Save money by taking nature's lead
Returning 450 hectares to native vegetation doesn’t happen overnight, and doesn’t happen for free. If we were to plant the whole Avon River Red Zone in cultivated 5-year-old plants, paying commercial rates for everything, it would cost up to $100,000 per hectare.
But, as we’ve already shown, nature can do some of the work – without charging a cent!
After the properties in the Avon River Red Zone were abandoned, native vegetation went just a little bit crazy! Thousands of native seedlings appeared, many of which had been dispersed by birds.
Unfortunately, many of these seedlings were destroyed when the houses were demolished, and the land was cleared. But others remain in sheltered and protected areas or in fenced enclaves of woodland.
As our urban oasis shows, remaining patches of woodland include many native plants that produce fleshy fruits, which birds will disperse. And there are some rare and valuable plants among them – matai, rimu, totara, kahikatea, hinau, and more.
Grass competes with our native plants for water and nutrients. If we stop grassing, stop mowing, and manage the land to encourage natural regeneration (and discourage exotic weeds) we can get a similar response again – and it will cost much, much less than $100,000 per hectare.
Volunteers provide free labour
Christchurch people have already shown they’re prepared to get stuck in and help to green many parts of their city. Together with organisations such as Trees for Canterbury, they have planted more than 850,000 native plants in and around Christchurch over 25 years.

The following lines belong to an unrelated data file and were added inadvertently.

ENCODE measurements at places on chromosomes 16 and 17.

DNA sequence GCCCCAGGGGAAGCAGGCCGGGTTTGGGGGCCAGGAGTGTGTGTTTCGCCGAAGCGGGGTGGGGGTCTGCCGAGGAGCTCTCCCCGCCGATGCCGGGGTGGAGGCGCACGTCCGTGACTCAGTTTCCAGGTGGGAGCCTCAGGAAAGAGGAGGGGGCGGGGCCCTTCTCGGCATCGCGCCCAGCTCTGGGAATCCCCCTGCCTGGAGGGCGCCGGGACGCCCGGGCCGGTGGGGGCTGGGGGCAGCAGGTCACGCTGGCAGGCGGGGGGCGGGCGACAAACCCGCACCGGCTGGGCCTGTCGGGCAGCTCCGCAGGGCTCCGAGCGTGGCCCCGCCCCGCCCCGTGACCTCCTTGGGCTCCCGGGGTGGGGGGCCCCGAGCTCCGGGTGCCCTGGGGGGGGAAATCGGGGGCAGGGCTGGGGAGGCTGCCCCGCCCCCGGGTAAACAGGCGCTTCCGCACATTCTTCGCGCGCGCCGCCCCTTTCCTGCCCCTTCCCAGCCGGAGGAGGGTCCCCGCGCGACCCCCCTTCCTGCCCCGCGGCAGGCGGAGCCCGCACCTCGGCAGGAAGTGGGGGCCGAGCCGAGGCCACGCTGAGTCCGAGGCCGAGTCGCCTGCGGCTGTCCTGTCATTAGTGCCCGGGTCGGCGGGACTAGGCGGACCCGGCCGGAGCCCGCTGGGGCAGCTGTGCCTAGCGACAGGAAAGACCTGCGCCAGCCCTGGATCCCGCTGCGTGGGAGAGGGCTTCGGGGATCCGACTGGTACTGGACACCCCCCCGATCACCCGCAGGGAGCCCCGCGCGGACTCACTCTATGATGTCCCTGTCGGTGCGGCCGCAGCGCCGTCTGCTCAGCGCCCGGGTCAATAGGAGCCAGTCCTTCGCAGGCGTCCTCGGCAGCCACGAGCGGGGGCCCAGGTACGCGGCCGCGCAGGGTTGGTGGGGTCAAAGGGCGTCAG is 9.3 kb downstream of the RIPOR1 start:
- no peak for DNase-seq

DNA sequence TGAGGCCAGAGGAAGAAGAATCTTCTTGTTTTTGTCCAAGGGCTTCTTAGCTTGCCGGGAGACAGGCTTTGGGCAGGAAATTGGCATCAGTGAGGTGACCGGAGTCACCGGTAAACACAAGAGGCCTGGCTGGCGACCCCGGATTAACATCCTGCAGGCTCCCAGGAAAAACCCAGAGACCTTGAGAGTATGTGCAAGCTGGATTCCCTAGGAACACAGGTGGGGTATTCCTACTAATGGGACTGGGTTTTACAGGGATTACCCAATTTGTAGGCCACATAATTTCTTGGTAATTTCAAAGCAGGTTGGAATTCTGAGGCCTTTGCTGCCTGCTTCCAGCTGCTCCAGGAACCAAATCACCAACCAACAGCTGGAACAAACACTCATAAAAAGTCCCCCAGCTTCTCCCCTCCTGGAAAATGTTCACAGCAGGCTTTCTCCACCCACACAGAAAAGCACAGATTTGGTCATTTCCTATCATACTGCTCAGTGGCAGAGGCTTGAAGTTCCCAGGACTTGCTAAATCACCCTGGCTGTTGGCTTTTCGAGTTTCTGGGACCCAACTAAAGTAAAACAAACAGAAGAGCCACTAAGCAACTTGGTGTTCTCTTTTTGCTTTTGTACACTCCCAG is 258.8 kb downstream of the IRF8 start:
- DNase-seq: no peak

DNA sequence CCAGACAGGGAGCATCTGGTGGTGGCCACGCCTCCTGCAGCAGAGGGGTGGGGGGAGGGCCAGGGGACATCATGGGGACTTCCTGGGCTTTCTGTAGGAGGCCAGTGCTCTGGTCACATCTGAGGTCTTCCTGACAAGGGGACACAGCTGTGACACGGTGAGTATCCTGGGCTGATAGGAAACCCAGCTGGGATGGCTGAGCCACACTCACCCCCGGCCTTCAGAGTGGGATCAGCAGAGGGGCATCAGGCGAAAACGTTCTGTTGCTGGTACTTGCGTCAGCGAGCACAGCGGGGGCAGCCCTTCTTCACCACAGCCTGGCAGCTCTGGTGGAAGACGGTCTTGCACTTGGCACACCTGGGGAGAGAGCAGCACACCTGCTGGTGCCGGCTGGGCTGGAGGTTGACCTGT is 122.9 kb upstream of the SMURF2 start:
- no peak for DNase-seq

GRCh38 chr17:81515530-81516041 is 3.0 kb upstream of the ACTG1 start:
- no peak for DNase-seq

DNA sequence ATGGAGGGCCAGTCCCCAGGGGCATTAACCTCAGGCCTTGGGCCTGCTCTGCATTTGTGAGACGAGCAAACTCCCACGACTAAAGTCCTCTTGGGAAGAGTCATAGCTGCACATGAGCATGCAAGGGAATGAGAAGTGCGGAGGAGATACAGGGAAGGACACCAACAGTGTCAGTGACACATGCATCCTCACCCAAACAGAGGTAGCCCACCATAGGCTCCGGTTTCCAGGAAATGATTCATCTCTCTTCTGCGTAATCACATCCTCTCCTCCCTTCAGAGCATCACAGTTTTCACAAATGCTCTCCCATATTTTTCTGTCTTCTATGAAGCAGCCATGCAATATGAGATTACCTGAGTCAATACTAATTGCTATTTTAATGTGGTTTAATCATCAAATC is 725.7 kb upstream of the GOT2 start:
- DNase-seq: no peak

There is a huge reservoir of goodwill, to not just plant, but also maintain our regenerating environment – at no monetary cost.
Forest and wetland park generates income
There are many ways Avon-Otakaro Forest Park can help to pay for its upkeep and maintenance. As an example, imagine a land train that runs several times a day, from Cathedral Square to New Brighton, through Avon-Otakaro Forest Park. That’s a booming tourist business right there!
Here are a few others we’ve thought of:
Events and functions
Direct commercial activity (park owned and run)
Concessions (inviting local businesses in)
National government funding streams (just look at all the health costs it will save)
Forest management (nursery sales and sustainable harvesting of trees).
Avon-Otakaro Forest Park will also make money indirectly through increased tourism. It will help to generate trade, jobs and training opportunities.
There is a well-established and growing body of evidence to suggest that green space can have a positive impact on both local and regional economic regeneration, especially for job creation, business start-up and inward investment.
And, as we’ve shown ecosystem services also provide a massive economic benefit we don’t currently account for.
You can read evidence for the financial benefits of a red zone forest and wetland park in Research & reading.
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